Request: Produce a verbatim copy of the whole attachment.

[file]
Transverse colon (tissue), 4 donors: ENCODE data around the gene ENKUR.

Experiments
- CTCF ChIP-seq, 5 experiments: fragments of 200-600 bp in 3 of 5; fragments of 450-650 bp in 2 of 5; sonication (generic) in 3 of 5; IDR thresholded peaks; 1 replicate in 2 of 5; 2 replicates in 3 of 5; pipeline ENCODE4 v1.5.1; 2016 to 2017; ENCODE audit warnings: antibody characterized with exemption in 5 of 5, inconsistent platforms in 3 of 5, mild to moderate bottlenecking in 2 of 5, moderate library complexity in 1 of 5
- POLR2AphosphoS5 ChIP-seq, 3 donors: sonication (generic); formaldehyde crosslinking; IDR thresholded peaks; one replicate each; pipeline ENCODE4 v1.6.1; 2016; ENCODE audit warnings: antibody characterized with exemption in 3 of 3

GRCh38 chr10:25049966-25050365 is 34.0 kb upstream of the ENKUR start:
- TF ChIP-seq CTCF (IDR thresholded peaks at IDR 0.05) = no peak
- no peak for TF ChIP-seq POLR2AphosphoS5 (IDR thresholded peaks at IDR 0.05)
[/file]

Transverse colon (tissue), 4 donors: ENCODE data around the gene ENKUR.

Experiments
- CTCF ChIP-seq, 5 experiments: fragments of 200-600 bp in 3 of 5; fragments of 450-650 bp in 2 of 5; sonication (generic) in 3 of 5; IDR thresholded peaks; 1 replicate in 2 of 5; 2 replicates in 3 of 5; pipeline ENCODE4 v1.5.1; 2016 to 2017; ENCODE audit warnings: antibody characterized with exemption in 5 of 5, inconsistent platforms in 3 of 5, mild to moderate bottlenecking in 2 of 5, moderate library complexity in 1 of 5
- POLR2AphosphoS5 ChIP-seq, 3 donors: sonication (generic); formaldehyde crosslinking; IDR thresholded peaks; one replicate each; pipeline ENCODE4 v1.6.1; 2016; ENCODE audit warnings: antibody characterized with exemption in 3 of 3

GRCh38 chr10:25049966-25050365 is 34.0 kb upstream of the ENKUR start:
- TF ChIP-seq CTCF (IDR thresholded peaks at IDR 0.05) = no peak
- no peak for TF ChIP-seq POLR2AphosphoS5 (IDR thresholded peaks at IDR 0.05)